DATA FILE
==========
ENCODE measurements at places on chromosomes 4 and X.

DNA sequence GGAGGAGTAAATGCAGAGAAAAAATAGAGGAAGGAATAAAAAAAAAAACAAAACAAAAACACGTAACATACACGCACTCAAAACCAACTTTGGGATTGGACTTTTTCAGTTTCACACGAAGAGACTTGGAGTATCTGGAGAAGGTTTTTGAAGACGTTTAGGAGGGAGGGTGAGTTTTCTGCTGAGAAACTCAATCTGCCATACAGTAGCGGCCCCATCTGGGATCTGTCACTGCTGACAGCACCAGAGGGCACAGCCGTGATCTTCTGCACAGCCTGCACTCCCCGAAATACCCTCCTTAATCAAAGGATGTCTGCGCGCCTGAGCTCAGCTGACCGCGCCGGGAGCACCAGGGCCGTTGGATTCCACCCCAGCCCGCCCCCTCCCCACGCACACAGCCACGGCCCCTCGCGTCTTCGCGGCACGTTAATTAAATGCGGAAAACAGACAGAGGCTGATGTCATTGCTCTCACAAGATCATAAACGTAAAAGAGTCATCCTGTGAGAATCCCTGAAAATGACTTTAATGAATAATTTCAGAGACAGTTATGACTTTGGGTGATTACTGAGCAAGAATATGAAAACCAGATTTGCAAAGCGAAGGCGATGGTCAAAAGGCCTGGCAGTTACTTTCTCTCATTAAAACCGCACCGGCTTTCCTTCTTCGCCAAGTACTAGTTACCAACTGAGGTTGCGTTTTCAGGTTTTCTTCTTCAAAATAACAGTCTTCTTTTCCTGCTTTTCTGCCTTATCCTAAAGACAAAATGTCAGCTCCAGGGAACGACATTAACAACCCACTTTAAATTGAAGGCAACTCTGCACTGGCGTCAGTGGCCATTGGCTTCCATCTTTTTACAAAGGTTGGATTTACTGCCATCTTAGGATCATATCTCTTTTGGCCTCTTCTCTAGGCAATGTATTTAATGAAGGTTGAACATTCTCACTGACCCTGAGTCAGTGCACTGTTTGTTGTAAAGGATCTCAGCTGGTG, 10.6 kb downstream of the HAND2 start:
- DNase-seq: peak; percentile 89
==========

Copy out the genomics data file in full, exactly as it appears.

ENCODE measurements at places on chromosomes 4 and X.

DNA sequence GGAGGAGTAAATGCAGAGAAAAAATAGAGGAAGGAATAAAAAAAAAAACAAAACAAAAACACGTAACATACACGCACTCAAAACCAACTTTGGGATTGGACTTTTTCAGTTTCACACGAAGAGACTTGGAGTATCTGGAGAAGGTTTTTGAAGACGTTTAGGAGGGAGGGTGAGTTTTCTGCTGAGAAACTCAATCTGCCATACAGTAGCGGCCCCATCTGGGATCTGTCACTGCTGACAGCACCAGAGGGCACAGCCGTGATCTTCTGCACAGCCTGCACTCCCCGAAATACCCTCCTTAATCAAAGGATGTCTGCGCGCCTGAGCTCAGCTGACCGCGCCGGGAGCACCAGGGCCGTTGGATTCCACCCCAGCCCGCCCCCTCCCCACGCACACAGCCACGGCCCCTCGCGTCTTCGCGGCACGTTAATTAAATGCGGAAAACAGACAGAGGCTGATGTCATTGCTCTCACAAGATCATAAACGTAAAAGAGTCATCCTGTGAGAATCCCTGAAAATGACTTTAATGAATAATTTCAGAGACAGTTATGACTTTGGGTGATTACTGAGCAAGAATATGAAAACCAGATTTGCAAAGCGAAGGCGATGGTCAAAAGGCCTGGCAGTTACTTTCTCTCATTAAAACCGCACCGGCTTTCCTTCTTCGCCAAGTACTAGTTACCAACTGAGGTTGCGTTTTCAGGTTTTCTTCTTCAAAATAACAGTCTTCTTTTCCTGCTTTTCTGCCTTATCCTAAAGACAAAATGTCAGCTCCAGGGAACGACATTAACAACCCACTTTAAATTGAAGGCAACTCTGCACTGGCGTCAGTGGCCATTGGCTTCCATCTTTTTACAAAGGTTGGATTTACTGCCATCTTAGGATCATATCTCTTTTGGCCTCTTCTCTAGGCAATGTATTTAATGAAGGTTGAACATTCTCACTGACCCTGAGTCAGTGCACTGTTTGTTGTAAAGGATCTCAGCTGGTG, 10.6 kb downstream of the HAND2 start:
- DNase-seq: peak; percentile 89